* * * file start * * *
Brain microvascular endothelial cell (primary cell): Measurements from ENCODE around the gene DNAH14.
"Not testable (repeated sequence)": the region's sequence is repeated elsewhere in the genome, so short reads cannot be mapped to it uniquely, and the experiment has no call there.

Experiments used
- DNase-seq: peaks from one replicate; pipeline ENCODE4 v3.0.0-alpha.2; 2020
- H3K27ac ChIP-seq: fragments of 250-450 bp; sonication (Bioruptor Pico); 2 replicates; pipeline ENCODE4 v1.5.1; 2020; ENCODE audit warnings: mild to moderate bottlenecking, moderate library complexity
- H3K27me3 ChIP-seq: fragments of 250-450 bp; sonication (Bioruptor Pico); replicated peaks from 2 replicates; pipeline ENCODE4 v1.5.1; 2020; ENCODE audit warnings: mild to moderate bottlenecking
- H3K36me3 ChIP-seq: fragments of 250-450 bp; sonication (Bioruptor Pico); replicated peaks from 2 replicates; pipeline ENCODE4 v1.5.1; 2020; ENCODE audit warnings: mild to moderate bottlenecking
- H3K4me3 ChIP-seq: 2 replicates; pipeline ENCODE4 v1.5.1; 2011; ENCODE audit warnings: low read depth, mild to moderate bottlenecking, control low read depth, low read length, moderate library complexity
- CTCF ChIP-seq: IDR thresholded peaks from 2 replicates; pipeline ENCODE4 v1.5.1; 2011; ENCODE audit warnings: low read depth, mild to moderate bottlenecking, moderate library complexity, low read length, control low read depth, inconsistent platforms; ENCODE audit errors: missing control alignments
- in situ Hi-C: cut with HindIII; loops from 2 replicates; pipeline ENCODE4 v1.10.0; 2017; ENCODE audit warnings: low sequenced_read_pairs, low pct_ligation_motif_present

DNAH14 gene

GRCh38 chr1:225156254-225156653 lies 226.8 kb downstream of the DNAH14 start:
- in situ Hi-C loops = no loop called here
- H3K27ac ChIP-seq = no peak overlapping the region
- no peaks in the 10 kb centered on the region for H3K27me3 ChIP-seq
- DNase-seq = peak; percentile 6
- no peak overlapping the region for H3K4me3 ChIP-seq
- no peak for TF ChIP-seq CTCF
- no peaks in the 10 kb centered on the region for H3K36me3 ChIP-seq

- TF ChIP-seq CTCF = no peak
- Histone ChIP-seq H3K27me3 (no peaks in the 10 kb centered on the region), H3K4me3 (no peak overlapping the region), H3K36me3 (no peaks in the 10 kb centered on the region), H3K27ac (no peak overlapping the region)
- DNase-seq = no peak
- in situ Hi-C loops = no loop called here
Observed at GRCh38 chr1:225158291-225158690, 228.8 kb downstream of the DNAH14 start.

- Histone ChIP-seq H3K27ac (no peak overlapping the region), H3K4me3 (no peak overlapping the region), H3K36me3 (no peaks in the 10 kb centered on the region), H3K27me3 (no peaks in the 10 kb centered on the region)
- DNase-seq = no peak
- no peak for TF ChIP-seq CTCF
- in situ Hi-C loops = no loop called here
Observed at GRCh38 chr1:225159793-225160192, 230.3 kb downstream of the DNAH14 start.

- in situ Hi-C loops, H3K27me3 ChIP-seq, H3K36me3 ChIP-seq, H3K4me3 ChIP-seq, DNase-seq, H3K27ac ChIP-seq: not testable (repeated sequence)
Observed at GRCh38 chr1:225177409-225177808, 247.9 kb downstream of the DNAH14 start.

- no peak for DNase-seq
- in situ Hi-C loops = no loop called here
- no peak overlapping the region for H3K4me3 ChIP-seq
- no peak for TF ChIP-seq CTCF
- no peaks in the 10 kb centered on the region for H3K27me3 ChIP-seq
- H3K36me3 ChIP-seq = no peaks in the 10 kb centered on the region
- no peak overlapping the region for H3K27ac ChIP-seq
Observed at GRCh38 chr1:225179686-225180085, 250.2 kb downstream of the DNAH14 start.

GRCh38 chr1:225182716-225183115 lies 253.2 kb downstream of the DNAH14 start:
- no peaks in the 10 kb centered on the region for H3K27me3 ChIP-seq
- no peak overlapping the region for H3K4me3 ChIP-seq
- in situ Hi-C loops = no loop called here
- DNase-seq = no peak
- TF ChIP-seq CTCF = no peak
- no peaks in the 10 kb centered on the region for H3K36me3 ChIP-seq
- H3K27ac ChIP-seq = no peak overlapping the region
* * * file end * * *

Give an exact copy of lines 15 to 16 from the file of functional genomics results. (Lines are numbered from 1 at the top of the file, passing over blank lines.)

- no peaks in the 10 kb centered on the region for H3K27me3 ChIP-seq
- DNase-seq = peak; percentile 6